Majors digs out several leather-bound notebooks Mary Poppins-style from his duffel, a black TOM FORD. With each thwack of leather, he quells any disbelief in the earnestness of this lofty endeavour. He expects the book to be out in mid-2024. Two of his poems have already been published in The New Republic. His seriousness of purpose, be it for poetry, acting, or the simple act of ordering a quadruple espresso from a gobsmacked server, does not grate, but rather sweeps up any observer within its energetic dragnet.
His family experienced brief periods of homelessness growing up and he refers to himself as a juvenile delinquent. “I don’t know how I graduated high school, I was so truant,” he says. His Texas high school, massive and suburban, with one of the largest campuses in the country, was just the kind of place where a young man with an “authority problem”, as he describes it, could fall through the cracks, or worse. Theatre saved him. More specifically, two local acting teachers, Mr Jordan and Ms Keisha Williams, who pushed and prepared him to apply to drama schools. He went on to attend the University of North Carolina School of the Arts and graduated in 2012. After a short stint in New York, he did a master’s degree at Yale School of Drama.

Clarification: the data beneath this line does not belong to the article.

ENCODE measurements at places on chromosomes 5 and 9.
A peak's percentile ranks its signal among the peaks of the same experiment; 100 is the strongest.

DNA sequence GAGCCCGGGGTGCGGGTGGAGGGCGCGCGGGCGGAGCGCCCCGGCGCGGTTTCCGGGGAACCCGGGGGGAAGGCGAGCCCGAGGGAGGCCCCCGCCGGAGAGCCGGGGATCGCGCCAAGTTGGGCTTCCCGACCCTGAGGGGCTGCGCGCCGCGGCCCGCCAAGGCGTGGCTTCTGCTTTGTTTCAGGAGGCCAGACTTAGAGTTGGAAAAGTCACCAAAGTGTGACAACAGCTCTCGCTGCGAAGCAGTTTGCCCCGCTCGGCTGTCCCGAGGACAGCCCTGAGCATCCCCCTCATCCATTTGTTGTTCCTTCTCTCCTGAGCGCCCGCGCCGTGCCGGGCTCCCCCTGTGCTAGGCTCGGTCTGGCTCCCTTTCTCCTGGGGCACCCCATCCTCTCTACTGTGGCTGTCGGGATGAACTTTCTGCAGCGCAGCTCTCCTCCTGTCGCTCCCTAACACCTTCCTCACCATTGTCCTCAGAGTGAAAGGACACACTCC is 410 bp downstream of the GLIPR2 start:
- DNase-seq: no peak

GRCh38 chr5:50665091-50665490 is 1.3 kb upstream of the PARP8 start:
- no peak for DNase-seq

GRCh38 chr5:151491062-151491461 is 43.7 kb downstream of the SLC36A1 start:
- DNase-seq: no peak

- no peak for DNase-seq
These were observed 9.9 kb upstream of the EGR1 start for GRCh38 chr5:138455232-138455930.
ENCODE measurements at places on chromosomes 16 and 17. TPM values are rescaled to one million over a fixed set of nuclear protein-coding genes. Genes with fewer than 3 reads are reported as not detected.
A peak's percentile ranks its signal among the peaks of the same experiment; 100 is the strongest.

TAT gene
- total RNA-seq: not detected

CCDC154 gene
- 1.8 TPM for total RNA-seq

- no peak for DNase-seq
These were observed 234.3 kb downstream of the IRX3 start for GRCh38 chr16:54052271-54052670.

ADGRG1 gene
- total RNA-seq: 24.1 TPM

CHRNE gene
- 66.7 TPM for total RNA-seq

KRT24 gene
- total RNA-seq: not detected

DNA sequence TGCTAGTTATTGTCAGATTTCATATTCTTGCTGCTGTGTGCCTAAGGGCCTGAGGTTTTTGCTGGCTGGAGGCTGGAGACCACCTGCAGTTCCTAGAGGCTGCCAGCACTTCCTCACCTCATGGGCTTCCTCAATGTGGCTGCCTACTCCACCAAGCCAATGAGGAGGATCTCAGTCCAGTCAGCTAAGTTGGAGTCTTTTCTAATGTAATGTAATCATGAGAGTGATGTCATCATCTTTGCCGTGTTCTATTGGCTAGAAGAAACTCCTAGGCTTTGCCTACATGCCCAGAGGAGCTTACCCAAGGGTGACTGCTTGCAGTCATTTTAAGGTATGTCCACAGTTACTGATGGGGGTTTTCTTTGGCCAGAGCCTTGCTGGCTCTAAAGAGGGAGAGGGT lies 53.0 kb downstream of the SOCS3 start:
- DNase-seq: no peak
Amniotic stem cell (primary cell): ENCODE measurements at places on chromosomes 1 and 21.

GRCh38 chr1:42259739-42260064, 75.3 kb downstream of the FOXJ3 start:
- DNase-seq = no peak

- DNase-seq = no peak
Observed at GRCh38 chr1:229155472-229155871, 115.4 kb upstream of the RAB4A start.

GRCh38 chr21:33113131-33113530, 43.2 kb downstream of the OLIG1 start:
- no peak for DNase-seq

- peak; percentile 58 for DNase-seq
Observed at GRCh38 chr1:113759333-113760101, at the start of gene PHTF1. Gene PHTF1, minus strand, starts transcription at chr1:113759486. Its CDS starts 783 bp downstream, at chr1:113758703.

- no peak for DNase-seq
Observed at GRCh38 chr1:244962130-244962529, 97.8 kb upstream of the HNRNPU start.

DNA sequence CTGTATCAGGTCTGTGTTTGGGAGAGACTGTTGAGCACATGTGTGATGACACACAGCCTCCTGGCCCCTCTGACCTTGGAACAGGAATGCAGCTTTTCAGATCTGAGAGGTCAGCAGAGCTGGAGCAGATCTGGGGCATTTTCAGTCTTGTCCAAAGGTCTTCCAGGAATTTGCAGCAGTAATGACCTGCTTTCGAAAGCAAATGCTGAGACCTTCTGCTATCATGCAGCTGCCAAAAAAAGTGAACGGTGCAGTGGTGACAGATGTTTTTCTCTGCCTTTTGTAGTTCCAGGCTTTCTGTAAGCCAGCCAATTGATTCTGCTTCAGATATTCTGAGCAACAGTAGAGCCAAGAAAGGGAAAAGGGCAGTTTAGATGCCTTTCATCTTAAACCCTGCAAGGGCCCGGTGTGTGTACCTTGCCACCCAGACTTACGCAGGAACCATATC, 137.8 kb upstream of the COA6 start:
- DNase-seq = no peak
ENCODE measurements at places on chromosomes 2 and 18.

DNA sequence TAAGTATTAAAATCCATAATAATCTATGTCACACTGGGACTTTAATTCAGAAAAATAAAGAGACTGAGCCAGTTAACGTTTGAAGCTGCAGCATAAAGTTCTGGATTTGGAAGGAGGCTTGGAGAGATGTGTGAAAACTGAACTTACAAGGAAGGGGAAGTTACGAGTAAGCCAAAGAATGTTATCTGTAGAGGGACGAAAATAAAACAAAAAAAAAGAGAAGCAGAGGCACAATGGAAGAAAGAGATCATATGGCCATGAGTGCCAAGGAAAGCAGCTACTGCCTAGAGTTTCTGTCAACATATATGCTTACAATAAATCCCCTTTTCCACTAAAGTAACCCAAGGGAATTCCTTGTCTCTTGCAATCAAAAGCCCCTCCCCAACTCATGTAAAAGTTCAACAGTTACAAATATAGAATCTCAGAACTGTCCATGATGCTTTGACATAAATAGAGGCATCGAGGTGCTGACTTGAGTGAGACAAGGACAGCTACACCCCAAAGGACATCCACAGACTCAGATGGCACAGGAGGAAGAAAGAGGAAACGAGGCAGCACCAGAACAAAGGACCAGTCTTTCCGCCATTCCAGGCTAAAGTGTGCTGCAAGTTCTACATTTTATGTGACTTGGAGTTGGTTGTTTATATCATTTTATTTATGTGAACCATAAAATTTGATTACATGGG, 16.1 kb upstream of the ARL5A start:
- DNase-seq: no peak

The effort and expense of those early years still live with him. “My mother gave plasma,” he says of how she supported him at UNCSA as well as summer acting classes in Manhattan. He vowed not to come home until he “had a grip on something”, ie, had something to show for the sacrifice. He did not return home for 12 years.
“It was quite emotional when I finally did come back,” he says. “You want to make good, whatever that means.”